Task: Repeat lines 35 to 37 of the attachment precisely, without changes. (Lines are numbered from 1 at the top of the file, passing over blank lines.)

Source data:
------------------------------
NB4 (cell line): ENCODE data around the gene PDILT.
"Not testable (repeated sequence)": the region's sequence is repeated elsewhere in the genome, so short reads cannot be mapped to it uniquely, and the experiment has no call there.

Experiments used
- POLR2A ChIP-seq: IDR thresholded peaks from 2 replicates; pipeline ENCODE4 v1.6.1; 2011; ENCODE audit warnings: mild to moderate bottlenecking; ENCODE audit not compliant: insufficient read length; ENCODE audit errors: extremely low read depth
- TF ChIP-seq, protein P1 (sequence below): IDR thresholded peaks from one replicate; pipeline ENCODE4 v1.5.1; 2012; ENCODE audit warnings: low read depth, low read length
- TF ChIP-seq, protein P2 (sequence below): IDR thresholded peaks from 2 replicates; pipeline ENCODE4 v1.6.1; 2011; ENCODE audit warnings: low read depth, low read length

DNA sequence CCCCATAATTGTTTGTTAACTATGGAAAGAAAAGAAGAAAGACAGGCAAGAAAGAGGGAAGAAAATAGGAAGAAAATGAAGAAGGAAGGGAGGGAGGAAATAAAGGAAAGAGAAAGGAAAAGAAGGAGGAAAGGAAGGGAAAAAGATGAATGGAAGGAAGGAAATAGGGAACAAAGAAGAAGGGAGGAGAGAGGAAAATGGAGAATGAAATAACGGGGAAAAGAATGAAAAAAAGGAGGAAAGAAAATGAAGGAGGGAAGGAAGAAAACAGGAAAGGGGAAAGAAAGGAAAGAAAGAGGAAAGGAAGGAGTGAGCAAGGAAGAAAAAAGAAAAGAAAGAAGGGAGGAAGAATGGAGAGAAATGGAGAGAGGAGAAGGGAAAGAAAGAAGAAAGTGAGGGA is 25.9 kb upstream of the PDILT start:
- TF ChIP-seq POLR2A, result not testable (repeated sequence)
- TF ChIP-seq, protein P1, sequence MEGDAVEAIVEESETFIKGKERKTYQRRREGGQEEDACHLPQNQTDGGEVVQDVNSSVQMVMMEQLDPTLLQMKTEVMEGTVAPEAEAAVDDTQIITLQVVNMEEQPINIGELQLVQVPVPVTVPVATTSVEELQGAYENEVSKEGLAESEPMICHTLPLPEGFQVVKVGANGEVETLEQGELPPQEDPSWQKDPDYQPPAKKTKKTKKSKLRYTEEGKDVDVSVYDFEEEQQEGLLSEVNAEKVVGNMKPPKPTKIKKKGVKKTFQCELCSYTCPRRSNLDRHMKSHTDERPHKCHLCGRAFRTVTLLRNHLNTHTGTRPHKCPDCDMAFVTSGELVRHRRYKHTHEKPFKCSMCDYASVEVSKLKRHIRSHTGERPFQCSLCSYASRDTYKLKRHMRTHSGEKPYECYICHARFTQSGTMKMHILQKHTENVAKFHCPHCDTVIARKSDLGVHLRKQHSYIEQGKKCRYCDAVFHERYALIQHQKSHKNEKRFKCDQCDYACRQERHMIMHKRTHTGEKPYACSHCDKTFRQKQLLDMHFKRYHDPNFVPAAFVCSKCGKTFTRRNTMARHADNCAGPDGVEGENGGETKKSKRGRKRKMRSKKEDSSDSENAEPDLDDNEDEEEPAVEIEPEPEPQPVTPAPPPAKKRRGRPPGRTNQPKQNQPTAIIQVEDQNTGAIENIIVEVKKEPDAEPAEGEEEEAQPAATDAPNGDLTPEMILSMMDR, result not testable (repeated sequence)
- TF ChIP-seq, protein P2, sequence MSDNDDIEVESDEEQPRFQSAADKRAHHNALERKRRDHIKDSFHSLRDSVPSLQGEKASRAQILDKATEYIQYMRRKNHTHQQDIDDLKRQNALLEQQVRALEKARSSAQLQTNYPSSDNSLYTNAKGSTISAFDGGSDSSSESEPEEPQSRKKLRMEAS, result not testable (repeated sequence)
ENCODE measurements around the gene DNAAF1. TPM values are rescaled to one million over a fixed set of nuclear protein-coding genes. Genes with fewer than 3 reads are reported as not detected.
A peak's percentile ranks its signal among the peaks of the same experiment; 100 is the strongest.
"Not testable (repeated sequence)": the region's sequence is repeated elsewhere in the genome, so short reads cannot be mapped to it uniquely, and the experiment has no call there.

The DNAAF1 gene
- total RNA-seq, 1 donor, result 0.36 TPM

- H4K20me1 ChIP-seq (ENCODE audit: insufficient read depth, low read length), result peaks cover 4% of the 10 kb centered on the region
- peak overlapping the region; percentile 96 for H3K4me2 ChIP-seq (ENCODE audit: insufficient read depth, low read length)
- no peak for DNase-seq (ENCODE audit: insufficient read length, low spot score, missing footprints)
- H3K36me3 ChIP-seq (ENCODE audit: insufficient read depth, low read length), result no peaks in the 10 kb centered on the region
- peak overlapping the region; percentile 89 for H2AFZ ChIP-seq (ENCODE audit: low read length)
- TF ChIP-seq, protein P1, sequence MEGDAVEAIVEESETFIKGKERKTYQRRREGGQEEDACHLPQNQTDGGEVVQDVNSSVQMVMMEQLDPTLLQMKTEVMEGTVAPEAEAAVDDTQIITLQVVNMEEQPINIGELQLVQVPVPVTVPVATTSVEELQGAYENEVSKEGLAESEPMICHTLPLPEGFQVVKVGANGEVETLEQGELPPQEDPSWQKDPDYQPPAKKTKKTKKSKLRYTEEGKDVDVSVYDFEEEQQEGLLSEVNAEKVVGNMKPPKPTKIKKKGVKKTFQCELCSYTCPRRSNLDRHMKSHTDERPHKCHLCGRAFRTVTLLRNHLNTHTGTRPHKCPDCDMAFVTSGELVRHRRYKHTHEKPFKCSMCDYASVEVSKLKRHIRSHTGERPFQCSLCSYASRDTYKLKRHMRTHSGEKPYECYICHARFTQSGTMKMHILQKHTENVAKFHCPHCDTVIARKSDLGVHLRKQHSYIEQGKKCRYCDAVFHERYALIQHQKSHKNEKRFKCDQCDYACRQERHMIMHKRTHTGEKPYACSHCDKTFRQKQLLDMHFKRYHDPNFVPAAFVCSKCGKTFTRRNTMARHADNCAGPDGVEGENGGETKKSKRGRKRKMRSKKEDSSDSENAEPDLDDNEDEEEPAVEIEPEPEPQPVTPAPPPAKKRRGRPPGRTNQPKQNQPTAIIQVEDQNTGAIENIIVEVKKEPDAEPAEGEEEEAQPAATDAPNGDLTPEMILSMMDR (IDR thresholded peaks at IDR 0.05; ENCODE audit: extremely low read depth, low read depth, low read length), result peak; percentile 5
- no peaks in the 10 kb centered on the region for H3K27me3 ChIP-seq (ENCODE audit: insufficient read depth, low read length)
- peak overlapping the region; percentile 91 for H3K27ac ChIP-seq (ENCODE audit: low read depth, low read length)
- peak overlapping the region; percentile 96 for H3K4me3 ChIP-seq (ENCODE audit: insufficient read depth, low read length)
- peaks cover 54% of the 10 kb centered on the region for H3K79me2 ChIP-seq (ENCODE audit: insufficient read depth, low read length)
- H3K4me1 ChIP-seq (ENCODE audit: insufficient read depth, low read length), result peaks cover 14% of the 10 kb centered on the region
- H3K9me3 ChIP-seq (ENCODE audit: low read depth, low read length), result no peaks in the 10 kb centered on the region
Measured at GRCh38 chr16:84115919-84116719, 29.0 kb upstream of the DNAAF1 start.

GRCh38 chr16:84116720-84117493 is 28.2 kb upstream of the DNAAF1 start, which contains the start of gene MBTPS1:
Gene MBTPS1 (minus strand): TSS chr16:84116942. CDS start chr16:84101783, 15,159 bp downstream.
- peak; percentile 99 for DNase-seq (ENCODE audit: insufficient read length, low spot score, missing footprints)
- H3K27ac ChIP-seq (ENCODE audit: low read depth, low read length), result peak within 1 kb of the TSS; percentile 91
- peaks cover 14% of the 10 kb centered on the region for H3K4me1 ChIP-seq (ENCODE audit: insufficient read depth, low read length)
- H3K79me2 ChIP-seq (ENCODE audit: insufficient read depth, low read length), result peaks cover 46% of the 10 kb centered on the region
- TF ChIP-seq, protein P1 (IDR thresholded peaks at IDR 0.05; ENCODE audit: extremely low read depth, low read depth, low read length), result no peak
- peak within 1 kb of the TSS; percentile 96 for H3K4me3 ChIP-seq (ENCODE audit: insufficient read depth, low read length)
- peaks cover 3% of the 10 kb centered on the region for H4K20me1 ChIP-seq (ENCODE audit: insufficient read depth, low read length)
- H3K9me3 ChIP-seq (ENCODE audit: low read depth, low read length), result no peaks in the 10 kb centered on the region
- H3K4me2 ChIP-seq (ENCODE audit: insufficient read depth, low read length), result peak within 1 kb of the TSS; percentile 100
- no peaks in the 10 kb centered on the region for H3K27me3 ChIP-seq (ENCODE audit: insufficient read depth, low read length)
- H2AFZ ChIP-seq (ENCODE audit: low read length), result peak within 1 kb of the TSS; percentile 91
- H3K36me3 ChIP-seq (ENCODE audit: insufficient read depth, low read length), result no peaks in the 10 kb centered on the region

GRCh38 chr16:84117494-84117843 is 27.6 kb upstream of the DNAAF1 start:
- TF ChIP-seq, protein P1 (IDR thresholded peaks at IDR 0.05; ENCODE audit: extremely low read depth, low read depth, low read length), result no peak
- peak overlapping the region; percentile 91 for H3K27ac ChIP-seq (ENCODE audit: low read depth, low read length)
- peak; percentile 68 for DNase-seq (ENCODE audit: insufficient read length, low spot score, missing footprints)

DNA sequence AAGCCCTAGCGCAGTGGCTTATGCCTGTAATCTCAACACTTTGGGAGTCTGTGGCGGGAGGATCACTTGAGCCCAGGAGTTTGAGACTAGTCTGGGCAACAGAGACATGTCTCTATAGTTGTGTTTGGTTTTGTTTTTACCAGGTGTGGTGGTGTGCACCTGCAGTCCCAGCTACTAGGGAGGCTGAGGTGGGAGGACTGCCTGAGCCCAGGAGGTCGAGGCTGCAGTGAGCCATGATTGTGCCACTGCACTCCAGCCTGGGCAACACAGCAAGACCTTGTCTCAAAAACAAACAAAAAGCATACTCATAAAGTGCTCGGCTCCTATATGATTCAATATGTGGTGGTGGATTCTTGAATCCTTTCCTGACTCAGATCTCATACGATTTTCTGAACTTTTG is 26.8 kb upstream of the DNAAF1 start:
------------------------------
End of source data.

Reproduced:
- TF ChIP-seq, protein P1 (IDR thresholded peaks at IDR 0.05; ENCODE audit: extremely low read depth, low read depth, low read length), result no peak
- peak within 1 kb of the TSS; percentile 96 for H3K4me3 ChIP-seq (ENCODE audit: insufficient read depth, low read length)
- peaks cover 3% of the 10 kb centered on the region for H4K20me1 ChIP-seq (ENCODE audit: insufficient read depth, low read length)